Particulate matter, or PM, is not just one contaminant or pollutant.
It’s a range of particles of dust, dirt, and liquids that become suspended in the air. Some of these are large enough to see, like smoke, smog, or soot, but the most harmful are smaller, invisible particles. These can get into your lungs and even your bloodstream. The healthier the air, the fewer PMs.
What's the difference between the types of PM?
PM is categorised depending on the size of the particle.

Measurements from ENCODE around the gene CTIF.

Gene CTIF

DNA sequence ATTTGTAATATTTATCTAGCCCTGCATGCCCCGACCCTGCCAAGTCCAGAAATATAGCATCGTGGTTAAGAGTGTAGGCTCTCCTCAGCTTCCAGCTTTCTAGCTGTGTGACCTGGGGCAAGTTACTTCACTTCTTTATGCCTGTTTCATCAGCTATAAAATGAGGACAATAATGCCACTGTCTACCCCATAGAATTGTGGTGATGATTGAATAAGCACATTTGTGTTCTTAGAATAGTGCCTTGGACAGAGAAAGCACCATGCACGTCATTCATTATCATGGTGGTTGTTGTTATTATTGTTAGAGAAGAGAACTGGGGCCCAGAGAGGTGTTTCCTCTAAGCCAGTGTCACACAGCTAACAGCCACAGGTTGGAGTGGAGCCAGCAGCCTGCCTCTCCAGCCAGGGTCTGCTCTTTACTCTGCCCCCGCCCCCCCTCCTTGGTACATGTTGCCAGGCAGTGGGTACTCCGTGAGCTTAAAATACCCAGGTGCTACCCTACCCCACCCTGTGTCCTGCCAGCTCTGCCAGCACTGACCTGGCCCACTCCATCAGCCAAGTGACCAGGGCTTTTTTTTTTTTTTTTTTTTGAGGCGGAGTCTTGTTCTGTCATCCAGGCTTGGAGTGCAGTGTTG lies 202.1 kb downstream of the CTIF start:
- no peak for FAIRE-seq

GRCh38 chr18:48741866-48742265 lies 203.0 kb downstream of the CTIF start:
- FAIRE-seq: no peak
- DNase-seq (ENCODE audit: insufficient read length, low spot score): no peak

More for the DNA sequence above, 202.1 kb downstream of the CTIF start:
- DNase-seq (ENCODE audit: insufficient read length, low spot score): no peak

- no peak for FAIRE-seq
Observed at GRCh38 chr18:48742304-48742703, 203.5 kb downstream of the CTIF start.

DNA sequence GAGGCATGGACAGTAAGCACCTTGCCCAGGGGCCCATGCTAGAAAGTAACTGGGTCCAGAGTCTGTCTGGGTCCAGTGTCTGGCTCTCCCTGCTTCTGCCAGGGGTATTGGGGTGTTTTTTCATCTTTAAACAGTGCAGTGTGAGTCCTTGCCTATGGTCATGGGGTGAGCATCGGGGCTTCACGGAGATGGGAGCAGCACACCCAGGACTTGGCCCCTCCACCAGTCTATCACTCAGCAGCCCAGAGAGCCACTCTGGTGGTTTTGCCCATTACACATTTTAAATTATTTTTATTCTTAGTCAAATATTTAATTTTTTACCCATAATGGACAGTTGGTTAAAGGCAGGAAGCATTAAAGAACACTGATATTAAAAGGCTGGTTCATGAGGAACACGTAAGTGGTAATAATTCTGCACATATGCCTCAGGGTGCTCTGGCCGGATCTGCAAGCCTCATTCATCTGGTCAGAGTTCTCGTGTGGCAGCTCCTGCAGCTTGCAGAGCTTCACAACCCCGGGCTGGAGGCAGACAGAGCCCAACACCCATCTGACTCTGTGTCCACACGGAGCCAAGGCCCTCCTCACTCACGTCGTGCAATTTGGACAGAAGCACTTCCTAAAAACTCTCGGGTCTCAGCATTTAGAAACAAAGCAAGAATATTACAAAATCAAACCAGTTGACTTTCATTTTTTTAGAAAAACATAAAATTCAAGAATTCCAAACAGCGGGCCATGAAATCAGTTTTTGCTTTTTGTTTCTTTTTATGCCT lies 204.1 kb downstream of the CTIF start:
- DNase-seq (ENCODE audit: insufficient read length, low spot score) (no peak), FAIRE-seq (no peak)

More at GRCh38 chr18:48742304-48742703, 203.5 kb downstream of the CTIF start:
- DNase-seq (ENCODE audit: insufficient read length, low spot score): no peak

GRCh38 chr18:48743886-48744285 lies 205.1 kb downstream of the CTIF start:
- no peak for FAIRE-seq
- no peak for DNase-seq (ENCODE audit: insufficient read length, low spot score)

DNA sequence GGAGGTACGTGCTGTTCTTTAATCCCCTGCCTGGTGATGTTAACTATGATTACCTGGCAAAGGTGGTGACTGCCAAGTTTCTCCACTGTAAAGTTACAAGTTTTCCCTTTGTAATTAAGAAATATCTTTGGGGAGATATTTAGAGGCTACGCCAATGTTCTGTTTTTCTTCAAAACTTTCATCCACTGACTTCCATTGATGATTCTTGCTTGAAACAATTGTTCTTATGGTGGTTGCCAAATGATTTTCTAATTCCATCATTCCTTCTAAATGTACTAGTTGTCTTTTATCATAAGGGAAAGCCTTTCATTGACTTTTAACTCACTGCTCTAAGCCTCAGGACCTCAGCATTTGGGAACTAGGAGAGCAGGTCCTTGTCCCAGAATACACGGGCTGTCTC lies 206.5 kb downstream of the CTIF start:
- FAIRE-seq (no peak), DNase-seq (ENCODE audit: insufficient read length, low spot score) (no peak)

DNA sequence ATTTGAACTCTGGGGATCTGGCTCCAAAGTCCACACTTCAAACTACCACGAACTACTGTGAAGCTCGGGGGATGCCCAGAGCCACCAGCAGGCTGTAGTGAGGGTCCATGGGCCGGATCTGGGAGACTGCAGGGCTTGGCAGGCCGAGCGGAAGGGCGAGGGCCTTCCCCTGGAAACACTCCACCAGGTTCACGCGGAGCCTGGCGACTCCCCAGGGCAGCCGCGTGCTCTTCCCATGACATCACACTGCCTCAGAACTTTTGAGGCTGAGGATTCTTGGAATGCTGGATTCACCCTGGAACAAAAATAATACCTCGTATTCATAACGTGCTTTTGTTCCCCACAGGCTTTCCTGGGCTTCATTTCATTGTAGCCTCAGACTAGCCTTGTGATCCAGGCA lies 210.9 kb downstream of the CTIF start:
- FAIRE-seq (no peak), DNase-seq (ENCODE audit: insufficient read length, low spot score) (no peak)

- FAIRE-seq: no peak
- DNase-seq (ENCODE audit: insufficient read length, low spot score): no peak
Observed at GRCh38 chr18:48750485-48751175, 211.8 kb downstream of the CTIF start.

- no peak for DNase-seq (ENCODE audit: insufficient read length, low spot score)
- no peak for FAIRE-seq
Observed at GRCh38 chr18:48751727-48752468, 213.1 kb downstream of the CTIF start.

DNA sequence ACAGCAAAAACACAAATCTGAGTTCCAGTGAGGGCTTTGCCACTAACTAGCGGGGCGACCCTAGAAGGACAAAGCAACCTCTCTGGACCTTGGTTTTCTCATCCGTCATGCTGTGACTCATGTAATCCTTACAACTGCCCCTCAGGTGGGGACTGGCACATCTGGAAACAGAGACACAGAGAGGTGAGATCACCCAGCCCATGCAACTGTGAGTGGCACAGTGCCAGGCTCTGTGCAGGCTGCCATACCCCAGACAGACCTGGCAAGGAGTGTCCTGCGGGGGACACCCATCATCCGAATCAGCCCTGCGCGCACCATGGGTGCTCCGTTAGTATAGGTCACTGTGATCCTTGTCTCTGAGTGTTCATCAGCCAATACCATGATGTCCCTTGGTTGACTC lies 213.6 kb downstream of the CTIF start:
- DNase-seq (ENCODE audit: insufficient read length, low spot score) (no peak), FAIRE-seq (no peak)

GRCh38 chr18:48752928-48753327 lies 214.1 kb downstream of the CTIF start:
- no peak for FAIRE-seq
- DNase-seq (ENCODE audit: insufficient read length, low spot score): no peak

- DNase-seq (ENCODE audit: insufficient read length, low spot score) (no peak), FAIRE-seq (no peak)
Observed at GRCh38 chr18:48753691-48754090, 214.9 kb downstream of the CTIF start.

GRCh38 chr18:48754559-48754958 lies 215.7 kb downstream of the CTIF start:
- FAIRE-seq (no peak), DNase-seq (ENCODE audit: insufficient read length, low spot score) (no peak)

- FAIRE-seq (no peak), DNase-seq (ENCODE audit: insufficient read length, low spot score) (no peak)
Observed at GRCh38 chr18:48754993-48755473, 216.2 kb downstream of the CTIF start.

As particulate matter is so vast, scientists found a way to measure it. PM1 for example, refers to the size of the particle.
PM1 are extremely fine particulates with a diameter of fewer than 1 microns.
PM2.5 (also known as fine particles) have a diameter of less than 2.5 microns.
PM10 means the particles have a diameter less than 10 microns, or 100 times smaller than a millimeter.
PM10 includes PM10 sized particles and everything smaller in size.